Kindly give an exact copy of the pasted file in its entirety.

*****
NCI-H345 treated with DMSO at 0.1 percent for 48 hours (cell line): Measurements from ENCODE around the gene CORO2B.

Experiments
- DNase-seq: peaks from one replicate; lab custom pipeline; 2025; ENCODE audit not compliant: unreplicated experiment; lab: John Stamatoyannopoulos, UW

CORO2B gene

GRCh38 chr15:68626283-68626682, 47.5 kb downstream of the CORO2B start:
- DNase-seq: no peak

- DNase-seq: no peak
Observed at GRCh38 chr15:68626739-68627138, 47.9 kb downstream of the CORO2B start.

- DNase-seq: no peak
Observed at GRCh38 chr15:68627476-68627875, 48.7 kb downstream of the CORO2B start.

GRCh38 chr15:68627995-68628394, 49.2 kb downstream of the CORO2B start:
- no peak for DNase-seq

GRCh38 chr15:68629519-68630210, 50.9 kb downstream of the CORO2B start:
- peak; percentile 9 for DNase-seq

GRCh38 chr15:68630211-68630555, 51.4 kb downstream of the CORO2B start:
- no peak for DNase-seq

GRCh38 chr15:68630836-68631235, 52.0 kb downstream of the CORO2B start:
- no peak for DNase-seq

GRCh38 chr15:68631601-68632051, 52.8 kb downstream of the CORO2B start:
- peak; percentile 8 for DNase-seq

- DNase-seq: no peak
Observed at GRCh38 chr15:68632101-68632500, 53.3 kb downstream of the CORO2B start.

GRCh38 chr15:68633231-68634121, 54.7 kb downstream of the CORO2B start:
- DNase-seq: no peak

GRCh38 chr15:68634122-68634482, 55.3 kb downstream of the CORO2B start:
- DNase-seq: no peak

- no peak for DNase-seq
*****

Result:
NCI-H345 treated with DMSO at 0.1 percent for 48 hours (cell line): Measurements from ENCODE around the gene CORO2B.

Experiments
- DNase-seq: peaks from one replicate; lab custom pipeline; 2025; ENCODE audit not compliant: unreplicated experiment; lab: John Stamatoyannopoulos, UW

CORO2B gene

GRCh38 chr15:68626283-68626682, 47.5 kb downstream of the CORO2B start:
- DNase-seq: no peak

- DNase-seq: no peak
Observed at GRCh38 chr15:68626739-68627138, 47.9 kb downstream of the CORO2B start.

- DNase-seq: no peak
Observed at GRCh38 chr15:68627476-68627875, 48.7 kb downstream of the CORO2B start.

GRCh38 chr15:68627995-68628394, 49.2 kb downstream of the CORO2B start:
- no peak for DNase-seq

GRCh38 chr15:68629519-68630210, 50.9 kb downstream of the CORO2B start:
- peak; percentile 9 for DNase-seq

GRCh38 chr15:68630211-68630555, 51.4 kb downstream of the CORO2B start:
- no peak for DNase-seq

GRCh38 chr15:68630836-68631235, 52.0 kb downstream of the CORO2B start:
- no peak for DNase-seq

GRCh38 chr15:68631601-68632051, 52.8 kb downstream of the CORO2B start:
- peak; percentile 8 for DNase-seq

- DNase-seq: no peak
Observed at GRCh38 chr15:68632101-68632500, 53.3 kb downstream of the CORO2B start.

GRCh38 chr15:68633231-68634121, 54.7 kb downstream of the CORO2B start:
- DNase-seq: no peak

GRCh38 chr15:68634122-68634482, 55.3 kb downstream of the CORO2B start:
- DNase-seq: no peak

- no peak for DNase-seq